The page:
The Tax Plan the Trump Administration and Congressional tax committees issued yesterday is designed to be a more developed and unifying conceptual framework for tax reform. It remains short on specifics and is short on time, facing long and in some ways impossible political odds. The chart below compares yesterday’s Tax Plan announcement with President Trump’s prior proposal.

From here on out, we expect a lot of conversation and news along two essential lines of tax policy and politics:

1. Individual top effective brackets (rates and what really happens, including AMT, deductions, and phase-outs).

We expect the President and the Republicans in Congress to attempt to use top effective rate optics to bring in some Democrats. We expect Democrats to try to pay attention to the big picture, including the overall effect of all proposed changes on top bracket taxpayers. 

2. Corporate and Business effective tax rates.

We expect that the headline corporate tax rate of 20% will look like the current effective rate for some, so the details will really matter and there will be winners and losers at the margin.

At a more detailed level:

  • The Tax Plan is not specific about when its provisions would become effective, other than to place a stake in the sand that immediate expensing, designed to be an immediate economic shot in the arm, should be permitted starting today. Look for that provision to remain retroactive.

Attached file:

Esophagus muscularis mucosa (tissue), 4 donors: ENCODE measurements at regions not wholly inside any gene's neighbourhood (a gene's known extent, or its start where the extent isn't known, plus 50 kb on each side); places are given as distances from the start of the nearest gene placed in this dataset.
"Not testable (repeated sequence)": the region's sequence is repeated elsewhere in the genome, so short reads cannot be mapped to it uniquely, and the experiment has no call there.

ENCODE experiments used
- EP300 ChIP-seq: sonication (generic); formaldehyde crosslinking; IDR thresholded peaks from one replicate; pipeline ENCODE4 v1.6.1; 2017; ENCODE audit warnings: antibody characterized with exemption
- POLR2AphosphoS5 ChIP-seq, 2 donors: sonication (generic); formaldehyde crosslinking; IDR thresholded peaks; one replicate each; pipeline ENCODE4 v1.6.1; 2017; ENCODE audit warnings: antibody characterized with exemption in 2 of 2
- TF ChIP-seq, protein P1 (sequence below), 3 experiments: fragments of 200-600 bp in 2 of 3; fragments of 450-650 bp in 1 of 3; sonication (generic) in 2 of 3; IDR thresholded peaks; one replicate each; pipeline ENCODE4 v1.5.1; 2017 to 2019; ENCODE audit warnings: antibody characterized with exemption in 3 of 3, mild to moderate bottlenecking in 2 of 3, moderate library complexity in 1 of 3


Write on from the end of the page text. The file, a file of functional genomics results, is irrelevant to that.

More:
• If we do end up with a top marginal tax rate on corporate earnings significantly lower than on individual income, there may be significant effects on incorporation and business structures going forward.
  • If net corporate interest expensing remains a part of the plan, capitalization choices may be drastically impacted while the Treasury works to unwind quantitative easing.
  • The very important, very complex proposals of the Tax Plan to prevent corporate inversions, offshore earnings accumulation, and US anti-competitiveness would subject offshore accumulated income to immediate taxation (the liability spread over several years). We are watching the proposals on international business earnings, and how they will fit together with existing treaty networks and the EU’s own anti-profit shifting CFC rule proposals.
  • On the state tax front, states that begin the calculation of state taxable income with federal taxable income will need to make decisions about whether to continue to conform to the Internal Revenue Code after the tax provisions are enacted, especially if, as is suggested, state and local taxes cease to be deductible for federal income tax purposes. States will consider whether to decouple from the Internal Revenue Code entirely, or embrace/reject specific components of the package depending on their own revenue and reform agendas. Any federal tax revisions can be expected to cause significant ripples through state legislatures. 

Click here to view table.